How Far Does Miidera Temple's Evening Bell Echo?Citizens and Students Investigate31 May 2014 - Local topics
"How far away can the evening bell of Miidera Temple, one of the Eight Views of Omi, be heard?" A citizen's group and a team of Kyoto students have been conducting a survey to ascertain the extent of the echo of the hanging bell in Onjoji Temple, also called Miidera Temple, in Otsu City, Shiga Prefecture, since June 1. With the cooperation of the local Nagara elementary school, the areas the hanging bell can be heard outdoors are being identified and recorded on a map every morning until June 7. On May 31, a total of 30 Nagara elementary school students and their parents got to hear the beautiful sound in advance as they experienced the bell-ringing at the temple.
As the successor to the old hanging bell which is known through the legend of "Benkei no Hikizuri Gane," or the bell which was said to be dragged to the summit of Mount Hiei by the warrior monk Benkei, the new bell was cast by the Toyotomi family in the Momoyama Period. It is approximately 2 meters in height, 1.25 meters in diameter and 2.2 tons in weight, and is counted as one of the three Japanese bells with the most beautiful tones.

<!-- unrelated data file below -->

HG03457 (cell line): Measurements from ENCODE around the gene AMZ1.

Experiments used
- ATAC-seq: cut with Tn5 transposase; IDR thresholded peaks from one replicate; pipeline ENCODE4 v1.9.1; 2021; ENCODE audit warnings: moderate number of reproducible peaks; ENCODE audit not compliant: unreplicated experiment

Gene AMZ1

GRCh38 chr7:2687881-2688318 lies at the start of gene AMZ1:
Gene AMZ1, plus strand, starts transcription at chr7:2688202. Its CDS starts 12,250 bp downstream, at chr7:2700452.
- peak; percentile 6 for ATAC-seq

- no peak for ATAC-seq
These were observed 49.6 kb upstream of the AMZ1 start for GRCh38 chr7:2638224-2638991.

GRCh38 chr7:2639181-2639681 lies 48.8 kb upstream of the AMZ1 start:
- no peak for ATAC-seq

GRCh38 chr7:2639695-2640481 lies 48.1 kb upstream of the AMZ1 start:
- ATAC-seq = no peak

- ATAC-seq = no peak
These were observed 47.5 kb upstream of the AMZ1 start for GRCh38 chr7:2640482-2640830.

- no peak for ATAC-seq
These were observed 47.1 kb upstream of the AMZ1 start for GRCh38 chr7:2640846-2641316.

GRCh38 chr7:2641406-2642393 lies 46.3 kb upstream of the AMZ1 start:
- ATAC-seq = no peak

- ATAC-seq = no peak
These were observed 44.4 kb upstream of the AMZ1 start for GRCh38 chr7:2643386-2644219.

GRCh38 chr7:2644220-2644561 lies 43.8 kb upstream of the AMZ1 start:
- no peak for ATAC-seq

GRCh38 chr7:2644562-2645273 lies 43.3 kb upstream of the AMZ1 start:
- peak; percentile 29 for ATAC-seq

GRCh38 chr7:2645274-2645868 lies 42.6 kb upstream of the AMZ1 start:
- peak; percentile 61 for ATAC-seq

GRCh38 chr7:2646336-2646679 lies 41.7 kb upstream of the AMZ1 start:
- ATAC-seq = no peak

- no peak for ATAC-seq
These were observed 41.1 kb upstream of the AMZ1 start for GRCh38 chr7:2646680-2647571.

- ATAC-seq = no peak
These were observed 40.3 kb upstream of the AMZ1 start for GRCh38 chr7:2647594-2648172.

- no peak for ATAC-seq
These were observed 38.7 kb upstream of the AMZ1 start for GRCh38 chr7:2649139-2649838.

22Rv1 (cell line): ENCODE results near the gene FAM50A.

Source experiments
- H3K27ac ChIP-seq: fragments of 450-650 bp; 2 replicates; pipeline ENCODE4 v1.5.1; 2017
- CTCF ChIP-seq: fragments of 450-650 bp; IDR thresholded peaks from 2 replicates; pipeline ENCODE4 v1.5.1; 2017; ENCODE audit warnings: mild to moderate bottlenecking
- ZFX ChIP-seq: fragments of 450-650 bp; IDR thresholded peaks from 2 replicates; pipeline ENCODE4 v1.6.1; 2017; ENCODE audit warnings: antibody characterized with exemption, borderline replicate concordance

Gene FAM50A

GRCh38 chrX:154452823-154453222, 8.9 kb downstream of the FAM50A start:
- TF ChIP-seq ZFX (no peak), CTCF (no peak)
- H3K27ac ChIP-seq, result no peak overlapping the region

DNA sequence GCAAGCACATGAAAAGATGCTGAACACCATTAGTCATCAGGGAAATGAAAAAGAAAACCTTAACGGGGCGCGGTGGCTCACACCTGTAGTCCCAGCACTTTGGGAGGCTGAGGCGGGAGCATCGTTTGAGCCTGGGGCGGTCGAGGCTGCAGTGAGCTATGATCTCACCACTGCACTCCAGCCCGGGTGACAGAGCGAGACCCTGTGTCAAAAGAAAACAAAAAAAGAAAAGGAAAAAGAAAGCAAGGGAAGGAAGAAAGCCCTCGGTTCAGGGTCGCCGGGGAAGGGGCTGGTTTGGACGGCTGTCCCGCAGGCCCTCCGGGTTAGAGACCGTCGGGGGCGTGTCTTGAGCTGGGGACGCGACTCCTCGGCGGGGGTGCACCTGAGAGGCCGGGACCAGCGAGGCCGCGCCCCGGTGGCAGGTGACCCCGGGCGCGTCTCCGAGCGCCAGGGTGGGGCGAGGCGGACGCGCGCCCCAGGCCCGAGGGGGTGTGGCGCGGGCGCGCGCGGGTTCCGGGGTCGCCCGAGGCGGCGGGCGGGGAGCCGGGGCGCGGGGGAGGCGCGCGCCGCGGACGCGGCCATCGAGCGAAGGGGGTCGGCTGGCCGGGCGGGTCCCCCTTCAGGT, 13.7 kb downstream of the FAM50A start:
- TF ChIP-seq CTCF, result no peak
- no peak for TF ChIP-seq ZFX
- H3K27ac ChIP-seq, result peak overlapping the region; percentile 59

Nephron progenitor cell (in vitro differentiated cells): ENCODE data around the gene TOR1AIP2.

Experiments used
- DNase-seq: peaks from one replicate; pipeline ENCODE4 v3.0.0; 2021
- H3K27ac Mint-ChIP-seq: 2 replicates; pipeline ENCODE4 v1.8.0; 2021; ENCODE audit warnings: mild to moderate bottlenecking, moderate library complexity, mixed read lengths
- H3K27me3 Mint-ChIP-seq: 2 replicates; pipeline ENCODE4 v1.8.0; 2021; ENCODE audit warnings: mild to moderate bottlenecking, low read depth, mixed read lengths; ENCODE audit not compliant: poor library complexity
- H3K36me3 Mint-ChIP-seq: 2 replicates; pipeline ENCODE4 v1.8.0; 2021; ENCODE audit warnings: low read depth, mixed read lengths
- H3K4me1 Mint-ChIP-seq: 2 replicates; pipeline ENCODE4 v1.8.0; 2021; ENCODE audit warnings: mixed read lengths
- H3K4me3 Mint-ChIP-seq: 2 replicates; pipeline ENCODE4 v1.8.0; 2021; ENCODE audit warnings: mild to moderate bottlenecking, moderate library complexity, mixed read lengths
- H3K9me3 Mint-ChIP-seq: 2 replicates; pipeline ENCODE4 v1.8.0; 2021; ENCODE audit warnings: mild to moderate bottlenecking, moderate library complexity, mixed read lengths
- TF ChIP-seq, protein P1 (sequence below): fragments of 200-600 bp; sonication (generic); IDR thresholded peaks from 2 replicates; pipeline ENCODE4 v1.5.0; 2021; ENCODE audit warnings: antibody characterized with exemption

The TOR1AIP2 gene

It is said that the temple's bell echoed up to Lake Biwa in the past, however, apartments and other buildings have been built around the temple in recent years, making it difficult for the tolls to reach far and wide. In order for people to recognize the attractiveness of the local area through its sound, a citizens' group called "Rekimachi Otsu no Mirai wo Kangaeru Kai," or a design association for historic Otsu City, and a team from the Kyoto Institute of Technology, in Sakyo Ward, Kyoto, designed the survey. They will put together the data about the areas where pupils of Nagara elementary school could hear the sound of the bell on June 7, the final day of research.
At the pre-event bell-ringing experience, participants were taught about the thickness and materials of the bell, and the sound differences according to the seasons or land features, by Toshihiko Fuke, a senior priest at Miidera Temple, in the front of the bell tower designated as an Important Cultural Property. After that, they tried actually ringing the bell. When they gripped the wooden bell hammer and struck the bell powerfully, it resounded with a large, deep peal.
A sixth grade boy at Nagara Elementary, said, "The sound of the bell was really beautiful and powerful. I think it must echo far."(translated by Galileo, Inc.)